Posted by Jay Livingston
Why are some Republicans willing to shut down the government and to force the US to default on its debts in order to prevent a health care system very much like the one instituted in Massachusetts – a plan designed by a conservative think tank (the Heritage foundation) and instituted by a Republican governor (Mitt Romney)?
Maybe it’s not about health care.
Four years ago, in the early days of the fight against Obamacare, it seemed to me that healthcare was a symbolic issue, a matter of status politics. (That post is here.) For many of the protesters, the question was not which healthcare policy would be good for who. The question was: whose country is this anyway?
These were Sarah Palin’s “real Americans” – older, white, non-urban – and they had long assumed that it was their country. And they were right. But the 2008 election was a rude reminder that they were becoming a minority – less influential, less powerful, less respected. The passage of Obamacare would somehow inscribe that diminished status into a law. So Obamacare became the decisive battle in the fight to “take back our country.”* If we lose, if Obamacare takes effect, it’s their country.
In this apocalyptic style of thinking, Obama and Obamacare balloon from political opponent into something close to absolute evil. And if you’re fighting evil, compromise is not an option.
Christopher Parker and Matt Barreto’s recent book, Change They Can’t Believe In, fills out this picture of the adamant Right. The Tea Partistas are not just a more strident versions of traditional conservatives. Issues that engaged the traditional right – e.g., a muscular foreign policy – are not so important to them. They are much more likely to emphasize the illegitimacy of the Obama administration.
Parker and Barreto found differences like these by comparing the postings on Tea Party websites with those of National Review Online. (The National Review has long been the voice of conservatism – and not even “moderate” conservatism – but it’s not Tea Party). The NRO posts were mostly devoted to policy matters. But on the Tea Party sites, over half the content had a flavor that Parker says is “more in line with Richard Hofstadter’s Paranoid Style in American Politics” – conspiracy theories, and attacks on Obama.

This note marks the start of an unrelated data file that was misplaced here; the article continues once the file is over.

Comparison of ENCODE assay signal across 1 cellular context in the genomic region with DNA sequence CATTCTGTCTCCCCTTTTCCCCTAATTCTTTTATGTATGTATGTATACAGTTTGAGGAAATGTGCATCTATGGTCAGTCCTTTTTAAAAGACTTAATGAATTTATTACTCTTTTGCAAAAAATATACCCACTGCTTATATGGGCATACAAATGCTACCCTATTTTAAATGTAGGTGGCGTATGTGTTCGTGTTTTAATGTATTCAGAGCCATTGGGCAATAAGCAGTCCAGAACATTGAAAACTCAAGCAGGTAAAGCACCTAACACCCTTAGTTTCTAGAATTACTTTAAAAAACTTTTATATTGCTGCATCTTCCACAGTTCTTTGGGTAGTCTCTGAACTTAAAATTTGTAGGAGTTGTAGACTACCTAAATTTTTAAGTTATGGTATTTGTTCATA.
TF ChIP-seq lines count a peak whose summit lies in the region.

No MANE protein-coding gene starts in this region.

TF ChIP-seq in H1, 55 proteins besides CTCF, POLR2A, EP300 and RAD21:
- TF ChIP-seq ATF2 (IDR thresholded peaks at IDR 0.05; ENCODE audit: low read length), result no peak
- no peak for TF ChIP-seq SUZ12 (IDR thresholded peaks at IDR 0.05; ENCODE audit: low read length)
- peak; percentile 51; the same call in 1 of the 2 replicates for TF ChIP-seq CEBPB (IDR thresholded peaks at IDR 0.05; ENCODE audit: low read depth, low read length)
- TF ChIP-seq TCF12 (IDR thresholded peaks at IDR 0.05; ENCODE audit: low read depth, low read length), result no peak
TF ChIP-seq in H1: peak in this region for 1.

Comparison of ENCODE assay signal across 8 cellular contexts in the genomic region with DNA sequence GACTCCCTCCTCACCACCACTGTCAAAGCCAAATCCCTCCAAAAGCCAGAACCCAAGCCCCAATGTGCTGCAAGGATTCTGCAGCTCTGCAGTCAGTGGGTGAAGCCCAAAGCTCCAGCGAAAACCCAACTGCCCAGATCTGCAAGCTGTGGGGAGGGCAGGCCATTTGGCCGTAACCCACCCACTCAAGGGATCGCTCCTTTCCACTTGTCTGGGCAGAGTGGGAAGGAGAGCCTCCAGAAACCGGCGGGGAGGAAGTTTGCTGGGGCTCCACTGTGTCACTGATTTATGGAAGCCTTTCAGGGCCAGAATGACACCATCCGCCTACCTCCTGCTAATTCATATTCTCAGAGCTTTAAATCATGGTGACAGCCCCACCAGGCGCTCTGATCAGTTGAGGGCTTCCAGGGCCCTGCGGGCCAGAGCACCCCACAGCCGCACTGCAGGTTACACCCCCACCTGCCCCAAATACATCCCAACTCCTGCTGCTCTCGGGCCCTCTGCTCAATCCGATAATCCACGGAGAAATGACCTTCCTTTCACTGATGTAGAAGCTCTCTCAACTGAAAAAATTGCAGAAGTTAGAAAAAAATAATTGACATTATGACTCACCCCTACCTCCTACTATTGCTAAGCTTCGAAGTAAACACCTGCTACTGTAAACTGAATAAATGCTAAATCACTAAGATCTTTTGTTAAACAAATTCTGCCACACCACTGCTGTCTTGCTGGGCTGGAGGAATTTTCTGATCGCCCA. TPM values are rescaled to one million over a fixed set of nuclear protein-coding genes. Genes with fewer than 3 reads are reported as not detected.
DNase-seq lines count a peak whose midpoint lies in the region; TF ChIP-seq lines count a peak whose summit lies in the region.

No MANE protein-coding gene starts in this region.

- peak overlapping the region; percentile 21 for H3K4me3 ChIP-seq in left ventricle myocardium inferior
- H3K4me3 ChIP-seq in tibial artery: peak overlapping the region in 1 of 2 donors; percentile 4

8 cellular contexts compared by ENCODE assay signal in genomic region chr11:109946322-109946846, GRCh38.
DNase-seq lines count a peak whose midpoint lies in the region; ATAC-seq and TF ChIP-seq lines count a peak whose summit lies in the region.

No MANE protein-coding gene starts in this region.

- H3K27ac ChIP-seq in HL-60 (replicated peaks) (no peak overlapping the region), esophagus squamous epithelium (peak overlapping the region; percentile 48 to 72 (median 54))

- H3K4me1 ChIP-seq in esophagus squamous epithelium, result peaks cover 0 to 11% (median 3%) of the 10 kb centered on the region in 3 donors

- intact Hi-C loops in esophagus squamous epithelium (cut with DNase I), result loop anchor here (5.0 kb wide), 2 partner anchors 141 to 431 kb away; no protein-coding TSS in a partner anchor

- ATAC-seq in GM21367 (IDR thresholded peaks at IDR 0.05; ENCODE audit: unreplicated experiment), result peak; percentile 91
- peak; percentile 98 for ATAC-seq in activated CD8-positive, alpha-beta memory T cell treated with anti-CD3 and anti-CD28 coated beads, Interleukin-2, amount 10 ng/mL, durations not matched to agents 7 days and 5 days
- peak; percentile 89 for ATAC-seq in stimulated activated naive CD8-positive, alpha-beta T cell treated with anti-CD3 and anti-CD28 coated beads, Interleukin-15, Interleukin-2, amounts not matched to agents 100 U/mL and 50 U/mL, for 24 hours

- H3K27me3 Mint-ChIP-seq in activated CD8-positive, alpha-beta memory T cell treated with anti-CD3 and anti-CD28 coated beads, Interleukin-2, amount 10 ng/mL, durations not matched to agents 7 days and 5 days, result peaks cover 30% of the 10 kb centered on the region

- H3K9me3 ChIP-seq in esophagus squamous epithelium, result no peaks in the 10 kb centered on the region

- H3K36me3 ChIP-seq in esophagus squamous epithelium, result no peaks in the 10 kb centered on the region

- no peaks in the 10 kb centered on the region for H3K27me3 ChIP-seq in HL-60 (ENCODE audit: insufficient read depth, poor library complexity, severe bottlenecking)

The data come from graphs posted at a WaPo Wonkblog interview with Parker (here). I don’t know what their coding scheme was, and I wonder about some of the absent topics. Immigration is the only domestic policy issue on the charts. No guns, no healthcare, no taxes, etc.
When Republicans think about Obama, legitimacy is the overarching issue. Here is a word cloud of focus groups of Republicans – from Tea Party to moderates – asked about Obama.**
While all saw Obama as a liar, the Tea Partistas and Evangelicals said that what the lies and deceit were hiding was a socialist-Marxist agenda and that Obama himself was a Muslim and a tyrant,a non-citizen, a supporter of terrorism, and a “masonic Devil Illuminati.” In fact, the word cloud shows devil turning up with the same frequency as dumbass (though for all I know, those could be n = 1).
In sum, the hard-core right views the Obama government as illegitimate and corrupt, and they fear that its success will mean total transformation of American society, a transformation in which they and people like them will lose status and power. That success, they fear, will come from the new health care law. As Andrew Sullivan says, “nothing represents their sense of loss and anger more powerfully than Obamacare.”
So don’t ask why some people are willing to shut down the government and to have the US default on its financial obligations, with all the damage that may bring to the economy of the nation and the world, in order to thwart a change in healthcare policy. It’s not about Obamacare.
* In my “Repo Men” post (here), I offered some data showing that his imagery of “taking back our country” is much more a staple of out-of-power Republicans than Democrats.
** A pdf. of the report by Stan Greenberg and James Carville is here .